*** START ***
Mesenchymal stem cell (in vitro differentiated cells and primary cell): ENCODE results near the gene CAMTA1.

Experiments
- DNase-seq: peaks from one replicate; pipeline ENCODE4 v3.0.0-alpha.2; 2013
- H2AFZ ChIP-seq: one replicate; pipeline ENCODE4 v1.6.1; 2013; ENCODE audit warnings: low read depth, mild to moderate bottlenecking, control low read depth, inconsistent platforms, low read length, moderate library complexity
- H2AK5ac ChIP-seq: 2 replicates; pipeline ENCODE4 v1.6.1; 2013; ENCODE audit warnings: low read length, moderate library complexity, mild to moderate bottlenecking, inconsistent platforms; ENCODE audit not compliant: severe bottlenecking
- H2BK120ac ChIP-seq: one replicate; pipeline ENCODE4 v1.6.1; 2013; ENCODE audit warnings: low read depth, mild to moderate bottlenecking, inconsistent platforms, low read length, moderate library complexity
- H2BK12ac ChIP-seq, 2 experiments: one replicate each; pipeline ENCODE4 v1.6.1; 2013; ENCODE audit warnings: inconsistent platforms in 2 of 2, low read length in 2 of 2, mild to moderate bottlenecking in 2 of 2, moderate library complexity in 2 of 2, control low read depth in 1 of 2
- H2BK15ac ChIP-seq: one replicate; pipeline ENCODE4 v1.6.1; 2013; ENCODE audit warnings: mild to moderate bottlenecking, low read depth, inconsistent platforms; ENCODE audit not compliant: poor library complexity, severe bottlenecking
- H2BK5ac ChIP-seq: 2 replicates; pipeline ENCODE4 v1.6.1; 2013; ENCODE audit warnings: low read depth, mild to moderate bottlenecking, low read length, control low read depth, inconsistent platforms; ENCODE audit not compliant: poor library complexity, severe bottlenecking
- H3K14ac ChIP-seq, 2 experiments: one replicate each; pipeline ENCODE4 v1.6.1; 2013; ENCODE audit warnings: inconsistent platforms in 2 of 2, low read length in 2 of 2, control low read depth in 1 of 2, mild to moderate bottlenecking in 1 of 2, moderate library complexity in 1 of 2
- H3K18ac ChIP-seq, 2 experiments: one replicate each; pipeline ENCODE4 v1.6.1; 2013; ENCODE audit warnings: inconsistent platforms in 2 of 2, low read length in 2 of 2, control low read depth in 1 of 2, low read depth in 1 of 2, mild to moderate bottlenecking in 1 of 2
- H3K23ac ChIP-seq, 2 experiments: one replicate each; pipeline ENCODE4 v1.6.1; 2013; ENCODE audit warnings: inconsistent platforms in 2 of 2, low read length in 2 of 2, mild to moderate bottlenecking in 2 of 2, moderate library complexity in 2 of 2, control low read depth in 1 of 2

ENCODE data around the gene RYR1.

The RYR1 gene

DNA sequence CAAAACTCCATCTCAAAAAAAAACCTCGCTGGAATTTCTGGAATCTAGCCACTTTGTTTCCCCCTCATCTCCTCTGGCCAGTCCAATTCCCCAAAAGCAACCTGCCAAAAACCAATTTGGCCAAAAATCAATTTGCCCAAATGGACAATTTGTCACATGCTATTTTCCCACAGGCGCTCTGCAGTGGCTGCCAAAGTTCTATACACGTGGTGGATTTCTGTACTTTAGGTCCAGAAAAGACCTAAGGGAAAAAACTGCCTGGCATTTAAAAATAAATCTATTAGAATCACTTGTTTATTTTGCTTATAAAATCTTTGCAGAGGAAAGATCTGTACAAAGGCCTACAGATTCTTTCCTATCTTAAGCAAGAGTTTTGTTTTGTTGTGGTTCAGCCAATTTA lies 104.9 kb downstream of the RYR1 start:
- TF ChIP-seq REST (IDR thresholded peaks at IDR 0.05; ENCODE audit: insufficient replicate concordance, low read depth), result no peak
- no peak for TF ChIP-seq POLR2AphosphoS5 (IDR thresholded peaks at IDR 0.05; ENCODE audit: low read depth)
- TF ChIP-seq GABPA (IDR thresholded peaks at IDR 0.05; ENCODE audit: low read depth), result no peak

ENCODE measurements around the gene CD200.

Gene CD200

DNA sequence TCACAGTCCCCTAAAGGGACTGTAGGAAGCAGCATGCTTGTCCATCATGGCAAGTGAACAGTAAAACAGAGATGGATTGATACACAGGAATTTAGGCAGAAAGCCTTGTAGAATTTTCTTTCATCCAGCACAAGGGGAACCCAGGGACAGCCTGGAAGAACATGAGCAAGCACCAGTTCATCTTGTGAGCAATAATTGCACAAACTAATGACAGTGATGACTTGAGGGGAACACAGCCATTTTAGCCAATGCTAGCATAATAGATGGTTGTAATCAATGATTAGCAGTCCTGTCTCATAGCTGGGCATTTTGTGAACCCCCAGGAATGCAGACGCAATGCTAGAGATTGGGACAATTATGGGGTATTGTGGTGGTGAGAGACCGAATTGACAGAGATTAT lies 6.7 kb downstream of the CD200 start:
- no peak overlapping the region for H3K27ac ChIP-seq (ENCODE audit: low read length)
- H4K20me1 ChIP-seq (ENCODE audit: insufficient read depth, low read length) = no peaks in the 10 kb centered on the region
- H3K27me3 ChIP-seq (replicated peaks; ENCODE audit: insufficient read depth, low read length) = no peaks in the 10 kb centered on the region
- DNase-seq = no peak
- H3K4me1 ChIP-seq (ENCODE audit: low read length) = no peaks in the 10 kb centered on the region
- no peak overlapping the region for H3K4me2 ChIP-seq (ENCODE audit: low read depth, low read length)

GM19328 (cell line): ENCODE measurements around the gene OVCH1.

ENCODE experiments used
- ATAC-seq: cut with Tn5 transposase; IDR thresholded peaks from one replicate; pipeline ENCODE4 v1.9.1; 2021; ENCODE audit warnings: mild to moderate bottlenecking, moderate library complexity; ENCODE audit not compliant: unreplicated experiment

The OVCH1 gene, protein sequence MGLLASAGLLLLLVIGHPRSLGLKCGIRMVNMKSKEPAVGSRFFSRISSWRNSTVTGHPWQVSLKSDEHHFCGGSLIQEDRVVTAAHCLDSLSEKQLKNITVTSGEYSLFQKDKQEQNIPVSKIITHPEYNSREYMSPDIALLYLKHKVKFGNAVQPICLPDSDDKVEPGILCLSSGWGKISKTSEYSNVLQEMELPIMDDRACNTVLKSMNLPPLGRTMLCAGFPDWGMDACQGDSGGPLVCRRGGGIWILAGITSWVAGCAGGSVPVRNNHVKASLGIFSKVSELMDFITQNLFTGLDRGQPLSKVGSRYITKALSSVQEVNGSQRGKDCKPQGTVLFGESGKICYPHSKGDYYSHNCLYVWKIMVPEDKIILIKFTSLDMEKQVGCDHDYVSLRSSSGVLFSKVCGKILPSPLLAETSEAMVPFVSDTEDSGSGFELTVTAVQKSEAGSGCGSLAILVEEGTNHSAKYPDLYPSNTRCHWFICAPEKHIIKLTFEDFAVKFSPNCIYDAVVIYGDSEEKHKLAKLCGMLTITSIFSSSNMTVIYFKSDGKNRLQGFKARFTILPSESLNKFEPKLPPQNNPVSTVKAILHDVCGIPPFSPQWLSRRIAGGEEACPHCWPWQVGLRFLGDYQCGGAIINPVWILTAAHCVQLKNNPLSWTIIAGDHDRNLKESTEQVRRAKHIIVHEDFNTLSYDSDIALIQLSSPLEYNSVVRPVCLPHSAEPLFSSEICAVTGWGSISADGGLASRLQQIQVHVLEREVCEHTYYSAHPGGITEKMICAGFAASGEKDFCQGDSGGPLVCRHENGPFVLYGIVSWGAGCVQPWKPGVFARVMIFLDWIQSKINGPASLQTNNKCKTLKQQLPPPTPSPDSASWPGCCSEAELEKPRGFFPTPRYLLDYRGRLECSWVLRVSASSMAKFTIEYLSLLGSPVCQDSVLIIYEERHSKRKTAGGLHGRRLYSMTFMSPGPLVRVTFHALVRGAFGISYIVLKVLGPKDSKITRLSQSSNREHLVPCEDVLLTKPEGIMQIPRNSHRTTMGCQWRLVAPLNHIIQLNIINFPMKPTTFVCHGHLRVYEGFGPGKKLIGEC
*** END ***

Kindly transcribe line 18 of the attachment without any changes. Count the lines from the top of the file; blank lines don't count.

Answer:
- TF ChIP-seq GABPA (IDR thresholded peaks at IDR 0.05; ENCODE audit: low read depth), result no peak